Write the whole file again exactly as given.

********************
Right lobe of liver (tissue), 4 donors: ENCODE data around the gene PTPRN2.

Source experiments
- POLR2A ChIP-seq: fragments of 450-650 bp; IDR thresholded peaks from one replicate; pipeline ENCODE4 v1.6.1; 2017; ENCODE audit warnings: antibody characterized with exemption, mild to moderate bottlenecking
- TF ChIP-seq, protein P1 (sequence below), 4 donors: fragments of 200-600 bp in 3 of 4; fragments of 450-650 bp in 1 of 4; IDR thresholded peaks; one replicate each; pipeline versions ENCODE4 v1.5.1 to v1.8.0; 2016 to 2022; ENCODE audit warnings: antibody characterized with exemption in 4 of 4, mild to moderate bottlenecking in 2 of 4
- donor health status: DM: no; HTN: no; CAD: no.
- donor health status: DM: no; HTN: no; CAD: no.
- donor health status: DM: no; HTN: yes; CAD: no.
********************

Right lobe of liver (tissue), 4 donors: ENCODE data around the gene PTPRN2.

Source experiments
- POLR2A ChIP-seq: fragments of 450-650 bp; IDR thresholded peaks from one replicate; pipeline ENCODE4 v1.6.1; 2017; ENCODE audit warnings: antibody characterized with exemption, mild to moderate bottlenecking
- TF ChIP-seq, protein P1 (sequence below), 4 donors: fragments of 200-600 bp in 3 of 4; fragments of 450-650 bp in 1 of 4; IDR thresholded peaks; one replicate each; pipeline versions ENCODE4 v1.5.1 to v1.8.0; 2016 to 2022; ENCODE audit warnings: antibody characterized with exemption in 4 of 4, mild to moderate bottlenecking in 2 of 4
- donor health status: DM: no; HTN: no; CAD: no.
- donor health status: DM: no; HTN: no; CAD: no.
- donor health status: DM: no; HTN: yes; CAD: no.